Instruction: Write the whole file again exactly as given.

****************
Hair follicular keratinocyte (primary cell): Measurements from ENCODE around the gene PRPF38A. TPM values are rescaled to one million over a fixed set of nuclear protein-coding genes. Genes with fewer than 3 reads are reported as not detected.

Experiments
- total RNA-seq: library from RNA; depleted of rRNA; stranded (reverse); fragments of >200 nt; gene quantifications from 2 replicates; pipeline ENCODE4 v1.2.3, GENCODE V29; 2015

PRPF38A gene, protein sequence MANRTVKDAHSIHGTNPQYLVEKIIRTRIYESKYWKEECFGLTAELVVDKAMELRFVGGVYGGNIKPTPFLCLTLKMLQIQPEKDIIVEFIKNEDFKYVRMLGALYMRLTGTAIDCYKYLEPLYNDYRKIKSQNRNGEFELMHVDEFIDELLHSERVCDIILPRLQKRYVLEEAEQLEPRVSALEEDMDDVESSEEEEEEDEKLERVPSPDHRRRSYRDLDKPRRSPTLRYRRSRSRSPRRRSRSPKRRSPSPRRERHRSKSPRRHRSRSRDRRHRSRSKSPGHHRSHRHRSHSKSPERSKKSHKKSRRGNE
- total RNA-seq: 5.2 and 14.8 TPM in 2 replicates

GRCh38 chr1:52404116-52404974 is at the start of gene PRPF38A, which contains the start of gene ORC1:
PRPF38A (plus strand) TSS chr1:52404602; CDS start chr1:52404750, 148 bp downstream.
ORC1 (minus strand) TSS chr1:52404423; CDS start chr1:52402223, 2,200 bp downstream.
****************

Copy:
Hair follicular keratinocyte (primary cell): Measurements from ENCODE around the gene PRPF38A. TPM values are rescaled to one million over a fixed set of nuclear protein-coding genes. Genes with fewer than 3 reads are reported as not detected.

Experiments
- total RNA-seq: library from RNA; depleted of rRNA; stranded (reverse); fragments of >200 nt; gene quantifications from 2 replicates; pipeline ENCODE4 v1.2.3, GENCODE V29; 2015

PRPF38A gene, protein sequence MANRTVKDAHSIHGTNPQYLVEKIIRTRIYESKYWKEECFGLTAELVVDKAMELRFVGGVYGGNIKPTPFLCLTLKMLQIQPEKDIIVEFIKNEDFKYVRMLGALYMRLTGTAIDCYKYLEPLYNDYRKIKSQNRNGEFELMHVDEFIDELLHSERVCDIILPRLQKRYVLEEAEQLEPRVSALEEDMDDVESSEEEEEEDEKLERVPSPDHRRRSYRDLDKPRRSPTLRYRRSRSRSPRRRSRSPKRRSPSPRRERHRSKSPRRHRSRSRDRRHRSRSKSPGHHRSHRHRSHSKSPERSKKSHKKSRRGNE
- total RNA-seq: 5.2 and 14.8 TPM in 2 replicates

GRCh38 chr1:52404116-52404974 is at the start of gene PRPF38A, which contains the start of gene ORC1:
PRPF38A (plus strand) TSS chr1:52404602; CDS start chr1:52404750, 148 bp downstream.
ORC1 (minus strand) TSS chr1:52404423; CDS start chr1:52402223, 2,200 bp downstream.